Tag Archives: camping

Two weeks ago, Day 5

No sleep, and more mountains!

Well, that was the only night I camped on this trip. For some reason I could not get comfortable in my sleeping bag, and I finally gave up about four in the morning. So I pulled out my Kindle and read till it got light at about 5:30, packed up, and headed out.

Not very far at first — the Sunrise campground sits at the very top of the long, steep drop to Bear Lake, and a very nice viewpoint/visitor center, which was unlocked even at that gawdawful hour of the day (much to my pleasure, as the campground only had pit toilets and no running water), is practically next door to it. So I got cleaned up and then sat and watched the sun rise over Bear Lake. It was fairly spectacular.

Sunrise at Bear Lake, Utah.
Sunrise at Bear Lake, Utah.

I decided I deserved breakfast out after that, and after descending 2000 feet (7900 to 5900) to Bear Lake and the small town of Garden City, I started looking for somewhere that might feed me one.

Nothing, and I mean nothing, was open in Garden City at six a.m., though, so I went on, heading north along the shore of Bear Lake. Eventually I crossed the state line back into Idaho, and found the small town of Montpelier, which was just waking up for the day. The lady at the gas station where I filled the tank for the fourth time on the trip told me the truck stop just north of town was about the only place to go to get breakfast (I did mention that Montpelier is a small town, right?). So I went to find the truck stop.

It turned out to be a nice place, as such things go, and the waitress very helpfully warned me that I only wanted one pancake, not a short stack. Wow, was she right. That pancake was about twelve inches around and at least half an inch thick. It was good, though, especially with Bear Lake raspberry syrup (the berries are a local specialty). I ate a bit more than half of it before I gave up.

I headed north and east on U.S. 89, the same highway that I took all the way to Yellowstone. Up and over a pass and into Wyoming, where I noticed that I was not as alert at the wheel as I could be, so I stopped in a forest service campground, let my seat back all the way, grabbed my pillow and afghan, and crashed for a couple of hours.

Much refreshed, I arrived in the town of Afton an hour or so later, where I got stuck in a bathroom line with a bunch of French-speaking bus tourists, and saw what is purportedly the world’s largest antler arch across the main drag in town. I did not get a photo of it, but if you click here you can get a look at it.

My goal for the day was the ski resort of Jackson Hole (no, not Jackson’s Whole — that would be the wrong Nexus, thank goodness), where I was going to spend tonight, and Grand Teton National Park, where I would spend the rest of the day.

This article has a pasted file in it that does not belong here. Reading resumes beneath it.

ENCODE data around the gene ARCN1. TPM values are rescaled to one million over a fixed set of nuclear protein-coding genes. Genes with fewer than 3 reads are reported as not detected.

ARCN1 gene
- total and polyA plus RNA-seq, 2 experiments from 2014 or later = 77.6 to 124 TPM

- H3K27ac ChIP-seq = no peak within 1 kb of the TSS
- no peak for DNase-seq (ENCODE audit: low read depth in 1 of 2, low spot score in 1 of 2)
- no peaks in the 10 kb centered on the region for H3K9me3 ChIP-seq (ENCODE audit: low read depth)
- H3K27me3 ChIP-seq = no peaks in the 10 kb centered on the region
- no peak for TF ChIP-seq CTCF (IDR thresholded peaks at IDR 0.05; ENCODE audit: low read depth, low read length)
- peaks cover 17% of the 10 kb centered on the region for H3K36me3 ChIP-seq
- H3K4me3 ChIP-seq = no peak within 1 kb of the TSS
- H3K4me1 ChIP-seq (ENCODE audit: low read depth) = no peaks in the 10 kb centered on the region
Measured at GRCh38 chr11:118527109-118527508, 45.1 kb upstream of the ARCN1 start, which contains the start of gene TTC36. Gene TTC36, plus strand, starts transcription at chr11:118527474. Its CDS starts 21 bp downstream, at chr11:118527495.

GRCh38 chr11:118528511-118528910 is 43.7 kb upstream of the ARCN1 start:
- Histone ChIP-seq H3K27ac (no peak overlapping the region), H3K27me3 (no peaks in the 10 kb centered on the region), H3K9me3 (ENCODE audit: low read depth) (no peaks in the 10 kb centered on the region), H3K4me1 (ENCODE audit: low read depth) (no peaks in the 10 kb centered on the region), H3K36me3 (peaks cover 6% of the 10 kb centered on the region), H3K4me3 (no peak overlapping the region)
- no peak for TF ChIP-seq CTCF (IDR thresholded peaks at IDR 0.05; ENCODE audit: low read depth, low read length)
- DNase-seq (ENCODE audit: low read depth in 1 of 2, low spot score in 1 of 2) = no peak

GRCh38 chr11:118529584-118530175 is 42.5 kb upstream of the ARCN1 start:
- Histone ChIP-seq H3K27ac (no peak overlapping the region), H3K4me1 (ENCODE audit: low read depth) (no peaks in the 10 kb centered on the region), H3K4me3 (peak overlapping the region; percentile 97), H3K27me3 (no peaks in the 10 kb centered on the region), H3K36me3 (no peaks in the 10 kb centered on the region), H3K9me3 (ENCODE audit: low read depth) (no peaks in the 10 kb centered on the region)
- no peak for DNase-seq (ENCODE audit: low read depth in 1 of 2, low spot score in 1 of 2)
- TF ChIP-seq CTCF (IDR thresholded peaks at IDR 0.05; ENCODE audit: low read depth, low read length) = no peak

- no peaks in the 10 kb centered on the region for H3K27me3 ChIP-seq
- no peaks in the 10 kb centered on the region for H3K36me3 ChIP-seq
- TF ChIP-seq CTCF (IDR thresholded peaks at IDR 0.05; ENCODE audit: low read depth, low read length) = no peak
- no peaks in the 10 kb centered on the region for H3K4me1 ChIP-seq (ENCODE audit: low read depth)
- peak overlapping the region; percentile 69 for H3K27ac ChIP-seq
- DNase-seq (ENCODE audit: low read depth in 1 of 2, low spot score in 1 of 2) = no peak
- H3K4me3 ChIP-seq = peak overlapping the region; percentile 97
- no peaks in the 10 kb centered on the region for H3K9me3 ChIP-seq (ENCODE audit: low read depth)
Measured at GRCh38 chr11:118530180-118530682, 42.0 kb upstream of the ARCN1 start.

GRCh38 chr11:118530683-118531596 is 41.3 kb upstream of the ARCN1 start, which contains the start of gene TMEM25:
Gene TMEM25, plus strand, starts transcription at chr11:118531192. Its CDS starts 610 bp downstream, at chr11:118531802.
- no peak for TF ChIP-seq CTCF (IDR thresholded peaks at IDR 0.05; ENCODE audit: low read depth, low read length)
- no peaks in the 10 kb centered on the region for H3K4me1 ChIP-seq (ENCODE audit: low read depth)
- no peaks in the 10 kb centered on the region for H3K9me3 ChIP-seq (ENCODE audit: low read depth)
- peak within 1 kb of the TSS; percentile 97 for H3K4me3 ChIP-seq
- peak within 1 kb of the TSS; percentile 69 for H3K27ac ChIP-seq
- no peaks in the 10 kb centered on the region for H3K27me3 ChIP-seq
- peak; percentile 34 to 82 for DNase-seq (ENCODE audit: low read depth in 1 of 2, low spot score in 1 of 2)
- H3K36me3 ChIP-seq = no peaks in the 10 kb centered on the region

I’d spent about half an hour on my cell phone last night in the campground — I don’t know why I’m still astonished that I can talk on the phone in places that remote, but I am — making sure I had a place to sleep tonight at the hostel in Teton Village (at the base of the ski resort) and for the next two nights (they didn’t have space after that — last minute trip planning can be a bear) at the hostel in West Yellowstone.

I hadn’t spent any time to speak of in the Tetons since I was a kid. In 1999 on my Long Trip (see my book Cross-Country: Adventures Alone Across America and Back) I’d spent an evening on a dinner cruise on Jackson Lake with some friends, and in 2008 my friend Mary and I passed through, stopping for a few photos, on our way from Yellowstone to Denver for WorldCon, but that was pretty much the extent of it. In all the rest of my jaunts to Yellowstone, I hadn’t bothered to come south even that far. So I wanted to spend a little time here, at least.

The Teton Mountains, Grand Teton (13,776 feet -- almost as tall as Mt. Rainier) front and center.
The Teton Mountains, Grand Teton (13,776 feet — almost as tall as Mt. Rainier) front and center.

The Tetons are spectacular, I’ll give them that, but they strike me as a bit — aloof. It’s hard to get out in them without doing a lot more hiking than I’m capable of. I stopped along the roadside to take pictures and to look at wildflowers (which were everywhere), and then at the visitor center at Moose, which was fun. Then I drove out to Jenny Lake and decided on a whim to take a boat ride across the lake to a trailhead that led to a waterfall.

The Moose at Moose -- no real meece, alas, not on this trip.
The Moose at Moose — no real meece, alas, not on this trip.
Scarlet gilia, which I've always thought of as a California wildflower before.
Scarlet gilia, which I’ve always thought of as a California wildflower before.
Another view of the Tetons.
Another view of the Tetons.

The boat ride was fun. It was also a great way to cool off from the 80+ degree temperatures. And the hike to the waterfall, albeit with a boatload of my new close friends, was good, too. So that was worth it.

Jenny Lake.
Jenny Lake.
From the boat on Jenny Lake.
From the boat on Jenny Lake.
Hidden Falls, approximately 100 feet tall.
Hidden Falls, approximately 100 feet tall.
Waiting for the boat to go back across Jenny Lake.
Waiting for the boat to go back across Jenny Lake.

After the ride back, though, it was getting late, and I took what was supposed to be a short cut but turned out to be a goat trail back to Teton Village.

And I ended my day by scaring the bejeebies out of myself. There was this gondola, you see. It was free in the evenings. I thought it would be like the gondola at Crystal Mountain here in Washington state, which is a pleasant little ride. This was not a pleasant little ride. It turned out to be about three times as long and three times as steep, and by the time I got to the top, I was a gibbering idiot (I don’t do manmade heights, at least not ones like these). If you want to see what the view from the top looks like, click here. I left my camera in the car.

I almost couldn’t make myself ride it back down again, but a group with a baby(!) got in the gondola with me, and that happy little baby was a great distraction. Thank goodness. I’m not sure I’d have made it down sane without him!

And that was more than enough for one day.

Two weeks ago, Day 4

Across the wide open spaces to some rather strange places